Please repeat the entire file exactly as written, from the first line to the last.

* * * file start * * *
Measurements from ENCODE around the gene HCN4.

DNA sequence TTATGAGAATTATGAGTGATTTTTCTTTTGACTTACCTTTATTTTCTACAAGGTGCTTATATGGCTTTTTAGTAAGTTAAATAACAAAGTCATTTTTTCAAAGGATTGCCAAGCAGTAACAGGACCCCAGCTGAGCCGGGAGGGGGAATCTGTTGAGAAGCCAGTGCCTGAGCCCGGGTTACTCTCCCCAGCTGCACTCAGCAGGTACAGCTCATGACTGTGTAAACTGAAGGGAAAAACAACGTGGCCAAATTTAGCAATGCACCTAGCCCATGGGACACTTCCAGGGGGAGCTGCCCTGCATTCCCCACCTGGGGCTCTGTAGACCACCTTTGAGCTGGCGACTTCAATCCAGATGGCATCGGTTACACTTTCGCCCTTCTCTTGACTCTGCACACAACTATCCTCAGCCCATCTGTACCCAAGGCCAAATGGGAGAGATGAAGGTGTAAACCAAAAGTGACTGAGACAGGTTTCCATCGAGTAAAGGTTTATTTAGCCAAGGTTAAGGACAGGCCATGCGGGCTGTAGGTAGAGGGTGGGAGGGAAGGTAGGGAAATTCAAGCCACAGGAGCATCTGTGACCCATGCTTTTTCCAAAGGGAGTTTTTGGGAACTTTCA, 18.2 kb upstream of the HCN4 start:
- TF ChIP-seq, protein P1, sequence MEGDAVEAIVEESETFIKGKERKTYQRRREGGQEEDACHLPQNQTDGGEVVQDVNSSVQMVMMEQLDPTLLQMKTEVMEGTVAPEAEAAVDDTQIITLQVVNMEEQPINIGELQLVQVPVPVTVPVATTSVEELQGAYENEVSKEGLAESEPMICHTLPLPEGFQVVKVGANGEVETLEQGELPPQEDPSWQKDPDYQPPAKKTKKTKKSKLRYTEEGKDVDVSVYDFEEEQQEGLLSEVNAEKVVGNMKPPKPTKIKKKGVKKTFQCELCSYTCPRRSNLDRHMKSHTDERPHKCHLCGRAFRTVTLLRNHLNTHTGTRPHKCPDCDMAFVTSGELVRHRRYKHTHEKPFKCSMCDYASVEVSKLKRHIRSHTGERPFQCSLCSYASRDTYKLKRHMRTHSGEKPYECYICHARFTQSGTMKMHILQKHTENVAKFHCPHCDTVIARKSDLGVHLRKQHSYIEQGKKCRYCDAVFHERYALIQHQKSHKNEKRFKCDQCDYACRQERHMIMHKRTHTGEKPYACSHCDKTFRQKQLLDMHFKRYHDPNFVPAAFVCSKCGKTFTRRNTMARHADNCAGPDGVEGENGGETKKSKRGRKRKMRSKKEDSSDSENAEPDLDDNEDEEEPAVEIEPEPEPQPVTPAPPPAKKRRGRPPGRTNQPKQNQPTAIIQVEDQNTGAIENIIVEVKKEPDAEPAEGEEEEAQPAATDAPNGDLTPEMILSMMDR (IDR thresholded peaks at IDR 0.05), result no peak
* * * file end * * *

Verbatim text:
Measurements from ENCODE around the gene HCN4.

DNA sequence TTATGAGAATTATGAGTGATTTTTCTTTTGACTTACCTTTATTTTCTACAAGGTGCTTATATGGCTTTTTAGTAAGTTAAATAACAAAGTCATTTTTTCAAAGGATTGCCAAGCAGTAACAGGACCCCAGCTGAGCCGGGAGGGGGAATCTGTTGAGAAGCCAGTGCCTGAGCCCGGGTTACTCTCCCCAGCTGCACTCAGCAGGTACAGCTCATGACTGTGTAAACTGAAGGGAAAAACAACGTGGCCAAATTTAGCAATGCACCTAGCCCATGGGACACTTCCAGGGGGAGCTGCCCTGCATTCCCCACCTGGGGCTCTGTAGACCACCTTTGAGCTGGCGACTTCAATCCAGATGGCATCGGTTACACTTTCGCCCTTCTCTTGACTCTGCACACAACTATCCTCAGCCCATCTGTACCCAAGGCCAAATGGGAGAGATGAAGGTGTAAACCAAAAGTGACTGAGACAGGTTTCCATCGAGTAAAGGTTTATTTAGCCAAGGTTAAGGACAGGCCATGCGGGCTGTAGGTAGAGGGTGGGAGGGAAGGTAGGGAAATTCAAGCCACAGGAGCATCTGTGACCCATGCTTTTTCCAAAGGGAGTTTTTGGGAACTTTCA, 18.2 kb upstream of the HCN4 start:
- TF ChIP-seq, protein P1, sequence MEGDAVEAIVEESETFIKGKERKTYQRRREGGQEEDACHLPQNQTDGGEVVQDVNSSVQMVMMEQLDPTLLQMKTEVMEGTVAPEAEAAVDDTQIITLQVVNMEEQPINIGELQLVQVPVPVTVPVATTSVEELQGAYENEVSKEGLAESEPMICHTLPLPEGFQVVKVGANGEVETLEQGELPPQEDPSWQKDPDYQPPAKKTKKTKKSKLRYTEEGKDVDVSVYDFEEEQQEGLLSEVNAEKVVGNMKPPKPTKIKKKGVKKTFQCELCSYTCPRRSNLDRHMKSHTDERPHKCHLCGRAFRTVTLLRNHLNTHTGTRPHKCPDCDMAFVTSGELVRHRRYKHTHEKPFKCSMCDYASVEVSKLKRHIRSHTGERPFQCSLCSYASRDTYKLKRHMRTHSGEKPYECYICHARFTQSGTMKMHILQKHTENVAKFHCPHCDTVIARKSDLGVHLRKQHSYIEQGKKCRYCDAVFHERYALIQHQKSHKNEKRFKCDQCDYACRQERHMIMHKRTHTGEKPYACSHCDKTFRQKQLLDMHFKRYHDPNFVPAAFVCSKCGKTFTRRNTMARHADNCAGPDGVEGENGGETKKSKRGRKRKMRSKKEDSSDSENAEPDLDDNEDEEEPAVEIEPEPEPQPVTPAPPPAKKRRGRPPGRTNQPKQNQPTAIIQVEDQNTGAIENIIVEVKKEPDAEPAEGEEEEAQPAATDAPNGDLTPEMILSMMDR (IDR thresholded peaks at IDR 0.05), result no peak